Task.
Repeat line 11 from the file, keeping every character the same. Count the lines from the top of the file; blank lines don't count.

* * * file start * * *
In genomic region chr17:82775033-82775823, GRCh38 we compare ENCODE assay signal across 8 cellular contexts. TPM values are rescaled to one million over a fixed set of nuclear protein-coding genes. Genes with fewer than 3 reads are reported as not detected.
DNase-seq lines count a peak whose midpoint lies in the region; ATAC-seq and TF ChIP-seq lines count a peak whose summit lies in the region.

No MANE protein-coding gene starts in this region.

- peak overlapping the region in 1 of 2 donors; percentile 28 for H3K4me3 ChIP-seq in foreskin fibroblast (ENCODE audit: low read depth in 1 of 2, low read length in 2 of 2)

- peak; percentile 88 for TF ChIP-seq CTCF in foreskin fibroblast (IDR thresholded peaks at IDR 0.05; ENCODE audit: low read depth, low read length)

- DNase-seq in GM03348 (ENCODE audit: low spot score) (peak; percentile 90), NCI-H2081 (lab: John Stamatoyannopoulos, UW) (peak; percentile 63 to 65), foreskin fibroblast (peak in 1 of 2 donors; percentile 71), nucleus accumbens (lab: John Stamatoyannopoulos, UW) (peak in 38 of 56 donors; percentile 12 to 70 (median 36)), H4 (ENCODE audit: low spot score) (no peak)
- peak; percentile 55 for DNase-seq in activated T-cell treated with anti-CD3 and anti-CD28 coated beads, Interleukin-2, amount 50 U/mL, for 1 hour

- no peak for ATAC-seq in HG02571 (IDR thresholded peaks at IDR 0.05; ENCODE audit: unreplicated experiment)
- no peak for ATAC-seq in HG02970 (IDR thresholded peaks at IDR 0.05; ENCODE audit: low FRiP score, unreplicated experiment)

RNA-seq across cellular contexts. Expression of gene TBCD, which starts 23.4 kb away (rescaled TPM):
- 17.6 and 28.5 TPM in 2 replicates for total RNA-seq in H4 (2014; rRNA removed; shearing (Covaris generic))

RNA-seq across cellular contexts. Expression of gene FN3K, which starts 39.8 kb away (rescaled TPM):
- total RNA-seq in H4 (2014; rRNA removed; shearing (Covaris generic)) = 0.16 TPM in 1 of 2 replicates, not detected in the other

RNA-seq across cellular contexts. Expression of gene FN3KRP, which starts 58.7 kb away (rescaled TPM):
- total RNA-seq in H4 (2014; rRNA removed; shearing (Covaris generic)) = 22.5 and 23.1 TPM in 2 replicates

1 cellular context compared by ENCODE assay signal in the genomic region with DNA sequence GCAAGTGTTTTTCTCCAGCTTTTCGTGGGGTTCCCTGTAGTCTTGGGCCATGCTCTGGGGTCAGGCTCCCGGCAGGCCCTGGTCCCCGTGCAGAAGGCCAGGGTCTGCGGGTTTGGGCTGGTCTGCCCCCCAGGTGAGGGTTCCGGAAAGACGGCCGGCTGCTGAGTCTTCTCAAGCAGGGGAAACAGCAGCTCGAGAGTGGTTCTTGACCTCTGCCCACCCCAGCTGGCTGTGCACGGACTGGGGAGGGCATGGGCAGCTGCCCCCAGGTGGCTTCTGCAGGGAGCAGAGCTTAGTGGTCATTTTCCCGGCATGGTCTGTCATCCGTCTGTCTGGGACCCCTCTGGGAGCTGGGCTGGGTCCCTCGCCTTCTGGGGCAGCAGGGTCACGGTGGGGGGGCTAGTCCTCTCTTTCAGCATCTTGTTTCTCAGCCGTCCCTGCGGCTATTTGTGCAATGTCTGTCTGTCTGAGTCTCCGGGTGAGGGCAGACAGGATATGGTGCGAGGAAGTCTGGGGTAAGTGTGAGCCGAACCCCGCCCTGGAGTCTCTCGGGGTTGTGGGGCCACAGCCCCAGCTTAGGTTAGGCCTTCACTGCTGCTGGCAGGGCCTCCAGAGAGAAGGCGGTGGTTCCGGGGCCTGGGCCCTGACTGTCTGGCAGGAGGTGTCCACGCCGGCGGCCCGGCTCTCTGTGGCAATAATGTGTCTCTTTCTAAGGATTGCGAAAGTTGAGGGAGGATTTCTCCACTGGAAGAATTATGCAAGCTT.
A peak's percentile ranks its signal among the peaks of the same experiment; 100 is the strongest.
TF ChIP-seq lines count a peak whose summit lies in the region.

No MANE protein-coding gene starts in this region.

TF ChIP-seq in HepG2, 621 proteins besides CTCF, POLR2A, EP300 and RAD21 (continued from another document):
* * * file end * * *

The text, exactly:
- 17.6 and 28.5 TPM in 2 replicates for total RNA-seq in H4 (2014; rRNA removed; shearing (Covaris generic))